The Giant Magellan Telescope (GMT) is an optical-infrared 25 Meter ELT to be located in Chile. It is being designed and constructed by a group of U.S. and international universities and research institutions. The Gregorian Instrument Rotator (GIR) for GMT will be a structural-mechanical assembly 9.4 meters in diameter and 6.9 meters long. The complete assembly including structure, instruments and mechanisms has a rotating mass of 117,000 kg. It will be supported by a unique bearing system using high-capacity precision industrial rollers. The rollers will support the GIR via two large hardened and ground runner bearings integral with the structure. The bearing system includes an upper axial bearing with (8) rollers and an upper and lower radial bearing, each using (10) identical rollers. The bearing system will have the advantages of adjustability, low friction, low noise (jitter), and low cost. The rollers have a manufacturer-rated capacity 4 times greater than their maximum working load in GMT. It is important that the hardened runner bearings have a life in this application comfortably greater than the life of the GIR in the telescope. A test was devised and executed to confirm the life of the runner bearing surface (track) and to characterize the bearing friction. The bearing system design and test details and results are described.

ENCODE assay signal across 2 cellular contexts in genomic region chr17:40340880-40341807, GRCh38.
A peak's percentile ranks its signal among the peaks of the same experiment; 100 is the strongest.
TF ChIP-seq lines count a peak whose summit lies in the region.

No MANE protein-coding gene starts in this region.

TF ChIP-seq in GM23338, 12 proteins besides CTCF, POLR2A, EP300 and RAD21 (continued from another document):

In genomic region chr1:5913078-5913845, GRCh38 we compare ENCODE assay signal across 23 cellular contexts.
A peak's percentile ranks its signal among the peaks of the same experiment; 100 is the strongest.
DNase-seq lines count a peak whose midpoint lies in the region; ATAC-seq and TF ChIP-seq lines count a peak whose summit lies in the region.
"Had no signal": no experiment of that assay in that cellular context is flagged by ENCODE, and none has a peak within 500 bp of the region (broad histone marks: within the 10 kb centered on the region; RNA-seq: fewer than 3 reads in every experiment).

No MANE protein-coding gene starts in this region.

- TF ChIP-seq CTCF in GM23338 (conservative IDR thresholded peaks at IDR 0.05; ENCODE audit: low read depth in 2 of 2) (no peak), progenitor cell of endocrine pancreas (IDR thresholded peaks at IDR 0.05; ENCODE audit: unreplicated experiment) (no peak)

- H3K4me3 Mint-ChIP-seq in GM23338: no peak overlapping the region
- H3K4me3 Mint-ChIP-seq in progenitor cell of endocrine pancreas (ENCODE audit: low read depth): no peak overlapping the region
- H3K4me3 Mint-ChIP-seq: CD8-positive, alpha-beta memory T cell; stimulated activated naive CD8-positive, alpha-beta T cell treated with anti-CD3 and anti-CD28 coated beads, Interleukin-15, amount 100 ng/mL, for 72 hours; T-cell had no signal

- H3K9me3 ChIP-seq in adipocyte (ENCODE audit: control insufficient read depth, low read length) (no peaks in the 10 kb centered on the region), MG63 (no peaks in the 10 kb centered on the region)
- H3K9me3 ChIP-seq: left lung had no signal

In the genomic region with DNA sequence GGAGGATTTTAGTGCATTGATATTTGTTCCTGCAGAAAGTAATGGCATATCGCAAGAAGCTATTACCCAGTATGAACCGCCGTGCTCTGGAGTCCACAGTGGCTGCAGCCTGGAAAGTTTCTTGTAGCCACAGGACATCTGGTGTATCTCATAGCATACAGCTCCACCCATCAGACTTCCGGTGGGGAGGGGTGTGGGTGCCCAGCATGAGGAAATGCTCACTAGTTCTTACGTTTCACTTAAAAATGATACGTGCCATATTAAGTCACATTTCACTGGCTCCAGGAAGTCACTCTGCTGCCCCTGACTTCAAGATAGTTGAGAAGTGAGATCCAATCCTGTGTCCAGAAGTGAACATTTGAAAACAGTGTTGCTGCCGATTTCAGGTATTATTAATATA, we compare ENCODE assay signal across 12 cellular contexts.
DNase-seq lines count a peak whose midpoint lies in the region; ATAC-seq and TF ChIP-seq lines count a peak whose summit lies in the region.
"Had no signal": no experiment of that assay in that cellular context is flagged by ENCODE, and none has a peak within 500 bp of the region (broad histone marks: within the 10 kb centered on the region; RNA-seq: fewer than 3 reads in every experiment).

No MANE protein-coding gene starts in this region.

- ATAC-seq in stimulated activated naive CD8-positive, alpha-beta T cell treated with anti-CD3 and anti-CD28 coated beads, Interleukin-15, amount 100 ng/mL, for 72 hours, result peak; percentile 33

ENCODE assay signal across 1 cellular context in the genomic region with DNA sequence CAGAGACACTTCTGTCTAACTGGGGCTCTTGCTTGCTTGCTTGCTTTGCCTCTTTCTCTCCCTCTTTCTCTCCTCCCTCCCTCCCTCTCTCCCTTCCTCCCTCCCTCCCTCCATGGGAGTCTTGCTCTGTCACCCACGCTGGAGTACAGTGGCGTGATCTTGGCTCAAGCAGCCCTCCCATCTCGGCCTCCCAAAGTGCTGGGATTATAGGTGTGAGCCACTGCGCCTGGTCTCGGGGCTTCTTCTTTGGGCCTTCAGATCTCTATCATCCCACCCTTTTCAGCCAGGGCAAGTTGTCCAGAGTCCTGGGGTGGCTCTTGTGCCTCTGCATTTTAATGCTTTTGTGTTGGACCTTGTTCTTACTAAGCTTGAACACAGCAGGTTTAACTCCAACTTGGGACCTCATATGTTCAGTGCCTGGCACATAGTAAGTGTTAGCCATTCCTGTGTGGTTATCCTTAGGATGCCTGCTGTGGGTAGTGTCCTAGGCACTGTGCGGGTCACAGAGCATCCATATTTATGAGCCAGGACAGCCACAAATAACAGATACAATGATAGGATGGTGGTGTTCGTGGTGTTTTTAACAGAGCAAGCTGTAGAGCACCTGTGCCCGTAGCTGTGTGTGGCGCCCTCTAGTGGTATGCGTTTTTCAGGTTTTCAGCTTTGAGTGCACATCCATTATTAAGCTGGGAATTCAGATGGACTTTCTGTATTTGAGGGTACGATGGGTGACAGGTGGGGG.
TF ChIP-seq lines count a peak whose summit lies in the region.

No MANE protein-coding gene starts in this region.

Steve Gunnels, Steve Gunnels,
"The Giant Magellan telescope (GMT): Gregorian instrument rotator bearing", Proc. SPIE 9145, Ground-based and Airborne Telescopes V, 91455E (22 July 2014); doi: 10.1117/12.2057567; https://doi.org/10.1117/12.2057567